In Wim Wenders’ 1984 melodrama Paris, Texas, a lost man appears from the desert, with little to identify himself, and embarks on a journey to reintegrate himself back into his all American family. In Bart Clayton’s new docu-thriller, a lost man appears from rural Spain, with little to identify himself, and embarks on a journey to reintegrate himself back into his all American family. The catch, this time, is that they’re not his family. While The Imposter ends up taking a wholly different route, Clayton’s film shares the same themes of loss, identity and the overwhelming pull of the American dream.
The story begins in 1994; Nicholas Barclay, a Texan teen, disappears from his neighbourhood never to be seen again. Cut to three years later and a young man claiming to be Nicholas is found – but in rural Spain. The young man asserts he is Nicholas, and is swiftly reunited with the relieved Barclay family, thousands of miles away from where he was found. All good so far. But suspicions start to grow; didn’t Nicholas have blonde hair? Why does he now have a French accent? He doesn’t look like Nicholas. But the family, desperate to cling onto any shred of hope, take him into their household with open arms.
The film is told through a mix of reconstructions and interviews, including Carey, his sister, Beverley, his mother, and even ‘Nicholas’ himself. The interviews themselves are both horrifying and absurd, as we slowly begin to understand how such an incredible set of circumstances came about. Carey and Beverley are obviously distraught, even numbed, by the set of events, but it is ‘Nicholas’ who steals the show. During the screening, I was convinced I was watching an actors performance. Surely, surely that can’t be the real ‘Nicholas’? He is a remarkably candid, engaging interviewee, and one of the films triumphs is its ability to make us empathise with our subject, even at his lowest points.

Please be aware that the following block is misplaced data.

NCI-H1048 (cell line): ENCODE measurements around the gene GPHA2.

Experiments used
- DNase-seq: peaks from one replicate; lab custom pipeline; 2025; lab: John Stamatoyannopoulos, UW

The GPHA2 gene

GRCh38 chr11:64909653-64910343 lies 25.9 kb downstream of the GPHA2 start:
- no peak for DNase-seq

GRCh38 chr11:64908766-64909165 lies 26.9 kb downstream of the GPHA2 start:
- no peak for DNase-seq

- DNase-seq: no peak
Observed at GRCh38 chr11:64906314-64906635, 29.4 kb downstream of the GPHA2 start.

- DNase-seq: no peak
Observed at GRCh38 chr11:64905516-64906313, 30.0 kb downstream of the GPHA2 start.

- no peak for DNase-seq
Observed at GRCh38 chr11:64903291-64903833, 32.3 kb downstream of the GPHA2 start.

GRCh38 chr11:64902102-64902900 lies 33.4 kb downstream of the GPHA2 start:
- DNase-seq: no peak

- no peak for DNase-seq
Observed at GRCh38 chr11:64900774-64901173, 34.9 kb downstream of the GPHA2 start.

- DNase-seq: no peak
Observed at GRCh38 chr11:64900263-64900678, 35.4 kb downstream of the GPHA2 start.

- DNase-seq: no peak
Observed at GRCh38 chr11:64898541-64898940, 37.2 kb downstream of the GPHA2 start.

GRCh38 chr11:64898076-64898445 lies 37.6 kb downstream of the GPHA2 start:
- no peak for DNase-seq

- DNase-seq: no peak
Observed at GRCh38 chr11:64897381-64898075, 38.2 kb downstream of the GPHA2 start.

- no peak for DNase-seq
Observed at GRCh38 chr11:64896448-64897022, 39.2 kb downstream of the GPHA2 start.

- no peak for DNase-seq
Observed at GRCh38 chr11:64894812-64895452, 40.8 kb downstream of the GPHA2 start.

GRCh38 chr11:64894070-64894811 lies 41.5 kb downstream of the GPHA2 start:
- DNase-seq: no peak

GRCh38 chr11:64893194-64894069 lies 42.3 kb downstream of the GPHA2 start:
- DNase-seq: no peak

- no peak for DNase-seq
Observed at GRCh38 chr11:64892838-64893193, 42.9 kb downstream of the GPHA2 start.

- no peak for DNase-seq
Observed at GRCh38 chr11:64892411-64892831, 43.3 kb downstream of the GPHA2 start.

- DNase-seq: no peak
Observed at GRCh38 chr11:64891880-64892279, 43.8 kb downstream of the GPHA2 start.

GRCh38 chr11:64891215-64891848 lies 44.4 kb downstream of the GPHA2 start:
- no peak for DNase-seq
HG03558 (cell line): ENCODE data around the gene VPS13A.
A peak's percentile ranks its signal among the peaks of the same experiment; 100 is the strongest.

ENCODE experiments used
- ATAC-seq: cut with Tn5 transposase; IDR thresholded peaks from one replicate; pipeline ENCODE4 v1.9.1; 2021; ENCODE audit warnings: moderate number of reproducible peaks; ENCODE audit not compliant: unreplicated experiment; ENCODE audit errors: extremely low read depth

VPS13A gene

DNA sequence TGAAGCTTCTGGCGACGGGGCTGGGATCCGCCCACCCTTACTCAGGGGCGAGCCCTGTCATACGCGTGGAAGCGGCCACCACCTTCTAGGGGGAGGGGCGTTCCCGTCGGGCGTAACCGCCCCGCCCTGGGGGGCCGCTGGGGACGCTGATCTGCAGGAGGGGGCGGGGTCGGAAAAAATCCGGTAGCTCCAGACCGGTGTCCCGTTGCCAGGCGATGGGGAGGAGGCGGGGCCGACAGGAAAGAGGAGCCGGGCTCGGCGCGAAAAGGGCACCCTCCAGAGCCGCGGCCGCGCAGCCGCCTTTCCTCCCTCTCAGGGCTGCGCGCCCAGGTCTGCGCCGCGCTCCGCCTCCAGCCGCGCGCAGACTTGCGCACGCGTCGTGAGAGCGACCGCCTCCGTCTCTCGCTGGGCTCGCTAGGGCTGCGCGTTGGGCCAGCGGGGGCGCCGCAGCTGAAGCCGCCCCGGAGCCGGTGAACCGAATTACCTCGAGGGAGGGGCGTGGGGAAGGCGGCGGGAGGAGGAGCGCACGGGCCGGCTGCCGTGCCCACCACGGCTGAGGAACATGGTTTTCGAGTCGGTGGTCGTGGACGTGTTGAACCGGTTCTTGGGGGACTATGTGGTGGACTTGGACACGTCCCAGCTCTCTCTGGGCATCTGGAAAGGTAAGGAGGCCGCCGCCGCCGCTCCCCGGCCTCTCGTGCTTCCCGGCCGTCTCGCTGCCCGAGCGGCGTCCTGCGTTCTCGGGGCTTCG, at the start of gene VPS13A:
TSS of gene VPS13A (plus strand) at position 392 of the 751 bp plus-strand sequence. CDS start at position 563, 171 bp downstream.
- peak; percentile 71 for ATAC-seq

The reconstructions are filmed with a measured eye for composition; Nicholas framed against a stormy grey mural, skulking under his protective hoody, or the frequent vista shots of the vast blue Texan skies, reminding us of Nicholas’ culture shock, and how far he has come in order to achieve his goal. If I was to point to one small niggle, it’s that the film as a whole is perhaps too polished. It seeks to be a piece of real cinema, which I think it achieves, but sometimes the rawness of the subject is lost. Dear Zachary, another docu-thriller from a few years ago, had possibly even more of a lasting punch to it, but with a rougher edge.
Is The Imposter a ‘must see’ film? Well, I wouldn’t quite stretch to that accolade. While the story is rather incredible to begin with, it loses its impact part way through the film when you realise the stakes aren’t going to be raised much further. The film makers make an attempt to bring a potentially very juicy plot thread through near the end, but you get the feeling this is a very cheeky and possibly even morally dubious piece of reportage. But the film is generally gripping, the subject fascinating and beautifully shot. Perhaps there could have been a more in depth psychological analysis of Nicholas, but the film fares very well within its fast moving, lean narrative.